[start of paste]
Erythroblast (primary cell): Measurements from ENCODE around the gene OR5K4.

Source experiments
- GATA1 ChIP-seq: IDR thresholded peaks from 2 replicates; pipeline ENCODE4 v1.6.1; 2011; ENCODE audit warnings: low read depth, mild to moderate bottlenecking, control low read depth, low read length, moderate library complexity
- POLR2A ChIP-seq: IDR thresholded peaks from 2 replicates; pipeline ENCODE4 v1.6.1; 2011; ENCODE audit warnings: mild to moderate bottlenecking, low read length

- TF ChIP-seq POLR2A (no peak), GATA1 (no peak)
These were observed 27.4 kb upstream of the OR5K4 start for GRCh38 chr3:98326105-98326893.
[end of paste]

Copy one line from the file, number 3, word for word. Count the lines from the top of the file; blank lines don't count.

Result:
- GATA1 ChIP-seq: IDR thresholded peaks from 2 replicates; pipeline ENCODE4 v1.6.1; 2011; ENCODE audit warnings: low read depth, mild to moderate bottlenecking, control low read depth, low read length, moderate library complexity